No. Probably the intent was Latin and it is, of course, in Hebrew letters.
Oh, like שאלמ"ש or whatever, for "psalms", in some French rishon? (Or is it the Rôkeiach, in which case he's Ashkenazic, not French.)
Sort of. I mean, I'm not sure how it wouldn't be like that except that here we're definitely talking about a deliberate use of a Latin word, referring basically to a she-elah teshuva as a response. Also, as it happens, this particular author does *not* spell it with the gershayim thingies - and I checked his edition, published in his lifetime.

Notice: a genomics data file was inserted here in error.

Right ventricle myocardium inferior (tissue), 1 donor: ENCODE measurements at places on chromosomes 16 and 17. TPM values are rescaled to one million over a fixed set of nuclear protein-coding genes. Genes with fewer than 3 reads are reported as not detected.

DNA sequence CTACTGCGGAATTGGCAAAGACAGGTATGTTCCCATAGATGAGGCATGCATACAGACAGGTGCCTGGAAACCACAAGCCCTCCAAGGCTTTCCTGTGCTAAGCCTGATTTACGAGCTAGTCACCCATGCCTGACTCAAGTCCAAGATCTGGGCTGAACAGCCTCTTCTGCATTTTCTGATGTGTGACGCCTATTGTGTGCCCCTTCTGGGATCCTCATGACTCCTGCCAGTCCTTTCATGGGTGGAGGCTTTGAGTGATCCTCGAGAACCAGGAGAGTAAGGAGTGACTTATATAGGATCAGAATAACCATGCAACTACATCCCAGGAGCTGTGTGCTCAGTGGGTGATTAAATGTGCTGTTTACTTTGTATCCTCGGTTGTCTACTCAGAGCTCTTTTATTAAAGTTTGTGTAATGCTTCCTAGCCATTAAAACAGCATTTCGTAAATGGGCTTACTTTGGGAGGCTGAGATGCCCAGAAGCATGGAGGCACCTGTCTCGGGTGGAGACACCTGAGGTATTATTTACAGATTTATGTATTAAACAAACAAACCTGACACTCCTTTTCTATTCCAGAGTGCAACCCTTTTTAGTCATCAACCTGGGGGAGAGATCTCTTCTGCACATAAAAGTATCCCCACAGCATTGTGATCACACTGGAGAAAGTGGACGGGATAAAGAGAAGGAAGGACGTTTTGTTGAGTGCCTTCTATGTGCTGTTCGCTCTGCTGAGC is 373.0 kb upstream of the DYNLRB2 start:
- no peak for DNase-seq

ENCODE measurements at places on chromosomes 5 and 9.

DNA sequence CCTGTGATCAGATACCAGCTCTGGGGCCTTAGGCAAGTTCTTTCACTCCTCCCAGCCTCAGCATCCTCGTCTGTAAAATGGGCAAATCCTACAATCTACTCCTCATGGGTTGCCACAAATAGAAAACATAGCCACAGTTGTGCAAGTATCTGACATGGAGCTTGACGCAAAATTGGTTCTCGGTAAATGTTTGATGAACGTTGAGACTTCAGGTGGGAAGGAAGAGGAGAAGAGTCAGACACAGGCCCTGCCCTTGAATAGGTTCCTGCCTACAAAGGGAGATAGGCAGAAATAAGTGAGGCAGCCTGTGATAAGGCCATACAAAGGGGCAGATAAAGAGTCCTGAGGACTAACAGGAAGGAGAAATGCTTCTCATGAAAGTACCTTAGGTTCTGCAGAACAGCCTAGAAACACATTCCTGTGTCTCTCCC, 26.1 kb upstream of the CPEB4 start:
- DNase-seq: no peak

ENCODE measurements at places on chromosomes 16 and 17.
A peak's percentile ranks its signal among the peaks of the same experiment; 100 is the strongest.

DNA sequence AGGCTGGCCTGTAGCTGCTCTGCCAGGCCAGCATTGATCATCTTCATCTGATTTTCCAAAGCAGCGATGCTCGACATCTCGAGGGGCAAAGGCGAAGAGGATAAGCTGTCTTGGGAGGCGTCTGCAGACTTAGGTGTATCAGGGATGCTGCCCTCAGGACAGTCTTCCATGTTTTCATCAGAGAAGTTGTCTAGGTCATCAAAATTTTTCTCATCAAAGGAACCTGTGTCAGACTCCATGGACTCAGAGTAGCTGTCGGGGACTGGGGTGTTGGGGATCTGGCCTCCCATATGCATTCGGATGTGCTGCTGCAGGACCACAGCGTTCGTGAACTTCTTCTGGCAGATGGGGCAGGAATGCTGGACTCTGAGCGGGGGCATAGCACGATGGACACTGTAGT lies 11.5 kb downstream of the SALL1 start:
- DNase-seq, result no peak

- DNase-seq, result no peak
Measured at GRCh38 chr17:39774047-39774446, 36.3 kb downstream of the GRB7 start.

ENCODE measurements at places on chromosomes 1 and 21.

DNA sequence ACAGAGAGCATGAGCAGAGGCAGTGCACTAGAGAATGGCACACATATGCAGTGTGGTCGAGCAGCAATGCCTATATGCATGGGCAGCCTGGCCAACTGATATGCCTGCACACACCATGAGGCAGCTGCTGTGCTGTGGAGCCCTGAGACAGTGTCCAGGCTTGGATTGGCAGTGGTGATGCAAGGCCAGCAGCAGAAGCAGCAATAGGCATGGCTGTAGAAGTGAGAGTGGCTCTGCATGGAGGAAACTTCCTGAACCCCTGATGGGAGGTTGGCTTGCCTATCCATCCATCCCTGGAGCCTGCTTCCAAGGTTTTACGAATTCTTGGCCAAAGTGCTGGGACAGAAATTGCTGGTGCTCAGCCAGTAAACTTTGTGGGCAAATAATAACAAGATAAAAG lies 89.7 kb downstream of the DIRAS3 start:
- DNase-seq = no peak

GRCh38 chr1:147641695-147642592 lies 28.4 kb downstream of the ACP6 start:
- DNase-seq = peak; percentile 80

Alright, since this garnered about zero interest - apart for the good sport who tried to play along - here is the answer. See סימן מ letter ד in כרתי ופלתי, in the פלתי (link).There R. Yonasan refers to the letter he sent to the physicians of Halle (university?) and quotes their response. He calls their response their תשובתם, but his own inquiry "שאלה שקורין רעזפאנזי."